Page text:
CHIRP Maritime analyzes a case of a safety drill exercise involving a woman and her disabled husband on a cruise ship. According to the woman’s report, their cabin was on deck 12, and the muster station, where they had to proceed, was five decks below. How were she and her husband to achieve this drill?
UK MAIB issued a double report on the unintentional release of CO2 from the fixed fire-extinguishing system onboard two ships, in two separate incidents. There was no injury in these cases, however this type of incident has caused 72 deaths and 145 injuries, mainly in maritime, between 1975 and 2000.
In the aftermath of El Faro casualty, Rear Admiral John P. Nadeau, Assistant Commandant for Prevention Policy, US Coast Guard, highlights that the adoption of a proactive safety culture, remains the number one priority.
ATSB issued an investigation report on the near grounding of the bulk carrier ‘Aquadiva’ in the Newcastle Harbour, NSW, on 12 February 2017. The report revealed that bridge resource management techniques were not effectively implemented throughout the pilotage.
Following the investigation report of the 2012 built supramax bulk carrier M/V CHESHIRE which was issued by the Isle of Man Ship Registry, INTERCARGO urges IMO to reconsider how Ammonium Nitrate Based Fertilizer should be designated in the IMSBC Code. Currently, the Ammonium Nitrate Based Fertilizer is listed as a group C cargo, however, the accident showed that this cargo, or at least some of the ammonium nitrate based fertilizers shipped as this cargo, should treated differently under the IMSBC Code.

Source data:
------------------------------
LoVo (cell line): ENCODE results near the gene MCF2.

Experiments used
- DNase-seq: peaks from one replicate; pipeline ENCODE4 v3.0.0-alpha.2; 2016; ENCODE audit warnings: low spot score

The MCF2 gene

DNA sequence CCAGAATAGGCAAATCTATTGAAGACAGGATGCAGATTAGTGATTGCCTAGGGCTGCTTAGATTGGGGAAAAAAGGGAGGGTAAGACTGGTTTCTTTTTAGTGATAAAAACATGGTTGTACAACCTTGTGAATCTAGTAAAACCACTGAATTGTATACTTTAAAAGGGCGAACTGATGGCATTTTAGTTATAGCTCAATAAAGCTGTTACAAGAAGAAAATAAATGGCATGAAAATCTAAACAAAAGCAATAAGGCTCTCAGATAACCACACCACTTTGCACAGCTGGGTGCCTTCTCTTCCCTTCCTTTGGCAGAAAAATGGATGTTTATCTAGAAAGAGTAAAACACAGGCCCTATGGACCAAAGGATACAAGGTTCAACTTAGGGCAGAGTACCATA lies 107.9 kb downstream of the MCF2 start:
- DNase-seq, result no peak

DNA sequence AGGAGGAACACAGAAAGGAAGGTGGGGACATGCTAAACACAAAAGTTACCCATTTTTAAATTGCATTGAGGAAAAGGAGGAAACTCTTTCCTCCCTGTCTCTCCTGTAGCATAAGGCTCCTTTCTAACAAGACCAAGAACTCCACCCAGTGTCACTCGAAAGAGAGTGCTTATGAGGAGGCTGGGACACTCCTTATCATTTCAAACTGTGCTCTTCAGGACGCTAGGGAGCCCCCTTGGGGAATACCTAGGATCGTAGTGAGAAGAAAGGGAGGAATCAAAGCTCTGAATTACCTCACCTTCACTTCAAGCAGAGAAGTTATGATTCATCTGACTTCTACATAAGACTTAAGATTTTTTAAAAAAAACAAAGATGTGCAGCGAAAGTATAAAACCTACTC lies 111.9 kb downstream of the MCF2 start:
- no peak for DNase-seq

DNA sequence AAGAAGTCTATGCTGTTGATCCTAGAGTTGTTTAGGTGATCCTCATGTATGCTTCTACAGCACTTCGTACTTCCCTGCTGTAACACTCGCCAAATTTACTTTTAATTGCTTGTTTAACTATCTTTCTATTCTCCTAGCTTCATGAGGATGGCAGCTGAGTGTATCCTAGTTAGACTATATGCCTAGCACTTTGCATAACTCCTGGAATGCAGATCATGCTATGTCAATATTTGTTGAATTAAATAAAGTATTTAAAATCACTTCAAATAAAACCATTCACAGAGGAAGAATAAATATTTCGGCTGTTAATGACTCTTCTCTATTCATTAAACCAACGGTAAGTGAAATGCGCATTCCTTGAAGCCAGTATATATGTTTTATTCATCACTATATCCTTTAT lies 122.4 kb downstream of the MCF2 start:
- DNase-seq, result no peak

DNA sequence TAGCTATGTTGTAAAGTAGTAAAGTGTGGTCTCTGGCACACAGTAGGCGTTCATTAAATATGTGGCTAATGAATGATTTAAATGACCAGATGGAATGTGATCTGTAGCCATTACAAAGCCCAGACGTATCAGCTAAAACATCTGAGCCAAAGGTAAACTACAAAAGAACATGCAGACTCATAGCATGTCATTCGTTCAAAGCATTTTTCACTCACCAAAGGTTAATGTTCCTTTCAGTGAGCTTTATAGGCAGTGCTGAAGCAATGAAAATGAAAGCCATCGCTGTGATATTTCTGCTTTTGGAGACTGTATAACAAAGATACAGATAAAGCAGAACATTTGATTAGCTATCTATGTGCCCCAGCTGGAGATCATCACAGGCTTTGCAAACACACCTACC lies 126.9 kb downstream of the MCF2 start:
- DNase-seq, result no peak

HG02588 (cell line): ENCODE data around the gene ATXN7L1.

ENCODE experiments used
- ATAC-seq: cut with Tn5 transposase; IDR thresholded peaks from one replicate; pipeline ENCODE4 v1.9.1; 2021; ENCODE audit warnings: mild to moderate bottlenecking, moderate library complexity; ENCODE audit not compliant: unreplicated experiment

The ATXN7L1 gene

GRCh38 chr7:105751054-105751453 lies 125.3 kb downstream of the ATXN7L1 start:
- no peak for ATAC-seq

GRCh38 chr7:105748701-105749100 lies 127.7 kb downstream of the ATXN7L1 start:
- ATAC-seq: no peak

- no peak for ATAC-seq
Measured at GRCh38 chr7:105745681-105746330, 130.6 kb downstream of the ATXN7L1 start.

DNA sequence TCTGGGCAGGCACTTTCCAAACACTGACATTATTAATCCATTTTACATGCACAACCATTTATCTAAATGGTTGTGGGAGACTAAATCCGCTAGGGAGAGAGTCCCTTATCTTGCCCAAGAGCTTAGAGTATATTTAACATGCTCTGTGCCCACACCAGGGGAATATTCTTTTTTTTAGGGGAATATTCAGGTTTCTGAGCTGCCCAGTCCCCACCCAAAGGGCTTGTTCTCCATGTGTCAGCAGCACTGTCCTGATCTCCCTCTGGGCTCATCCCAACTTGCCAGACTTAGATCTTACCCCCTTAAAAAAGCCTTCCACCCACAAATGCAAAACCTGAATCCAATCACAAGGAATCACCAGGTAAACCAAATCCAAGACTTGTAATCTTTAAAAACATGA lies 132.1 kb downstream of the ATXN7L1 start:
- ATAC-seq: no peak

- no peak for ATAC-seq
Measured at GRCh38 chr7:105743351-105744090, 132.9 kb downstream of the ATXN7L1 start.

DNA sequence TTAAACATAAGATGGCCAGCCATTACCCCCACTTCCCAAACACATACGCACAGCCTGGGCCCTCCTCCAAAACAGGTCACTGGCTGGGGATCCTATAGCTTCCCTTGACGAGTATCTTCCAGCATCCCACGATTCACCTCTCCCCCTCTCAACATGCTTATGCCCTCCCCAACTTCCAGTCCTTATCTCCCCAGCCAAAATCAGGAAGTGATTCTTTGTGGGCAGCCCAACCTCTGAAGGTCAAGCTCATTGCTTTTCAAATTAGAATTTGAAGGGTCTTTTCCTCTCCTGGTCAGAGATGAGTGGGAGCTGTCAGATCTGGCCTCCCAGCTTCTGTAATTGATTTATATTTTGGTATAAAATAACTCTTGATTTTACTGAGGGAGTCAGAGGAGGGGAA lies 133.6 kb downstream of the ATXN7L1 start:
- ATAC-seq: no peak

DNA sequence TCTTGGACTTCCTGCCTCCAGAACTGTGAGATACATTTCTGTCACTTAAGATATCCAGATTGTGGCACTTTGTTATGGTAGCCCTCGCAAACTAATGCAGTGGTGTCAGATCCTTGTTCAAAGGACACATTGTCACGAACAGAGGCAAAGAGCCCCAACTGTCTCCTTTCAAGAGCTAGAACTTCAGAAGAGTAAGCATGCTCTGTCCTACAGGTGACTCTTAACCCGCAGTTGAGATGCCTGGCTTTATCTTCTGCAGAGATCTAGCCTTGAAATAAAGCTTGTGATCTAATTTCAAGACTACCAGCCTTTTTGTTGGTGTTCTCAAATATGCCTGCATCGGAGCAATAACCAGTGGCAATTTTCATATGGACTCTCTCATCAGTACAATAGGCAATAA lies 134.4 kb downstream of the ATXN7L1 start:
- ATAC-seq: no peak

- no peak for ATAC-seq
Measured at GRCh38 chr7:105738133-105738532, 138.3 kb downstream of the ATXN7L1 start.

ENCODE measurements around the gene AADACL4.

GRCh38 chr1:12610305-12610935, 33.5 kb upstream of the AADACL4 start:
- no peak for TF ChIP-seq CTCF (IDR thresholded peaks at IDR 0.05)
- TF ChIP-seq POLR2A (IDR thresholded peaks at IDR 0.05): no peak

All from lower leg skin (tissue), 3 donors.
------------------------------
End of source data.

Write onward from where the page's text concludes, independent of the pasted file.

A recent incident reported by IMCA highlights that caution is required in the use of personal electronic items – particularly those with Lithium batteries – in vessel cabins as inappropriate management of these entails serious risk for fires.
When the master noticed that the vessel was in very close to the berthed vessel, he ordered full power to starboard on the bow thruster. Despite the master’s efforts to turn the bow to starboard, the vessel continued turning to port and the bow made contact with the berthed vessel.
As Maritime New Zealand informed, a kayaker who was fishing on a Southland river lost his life when he was dragged by the current out to sea across a gravel bar. Maritime New Zealand analyzes the incident and proposes lessons to be learned. This man did not follow many basic safety precautions.
On 12 November 2017, a deckhand on the fishing vessel Illustris entered the water after probably falling overboard. He had spent the afternoon and evening ashore and had just returned to the vessel. Although the deckhand’s fall was not witnessed, postmortem examination report indicated high level of alcohol.
According to Maritime New Zealand, crew fatigue caused the grounding and loss of commercial fishing vessel ‘Jan’ and its owner, Wild Fish (NZ) Limited, being fined $27,200 following prosecution by Maritime NZ. The 17-year-old deckhand, fell asleep soon after going on watch.
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- Women in shipping
Portugal joins WISTA International19/09/2018
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US ports association concerned over US trade tariffs19/09/2018
ReCAAP ISC reports crew abduction in Sulu-Celebes Seas19/09/2018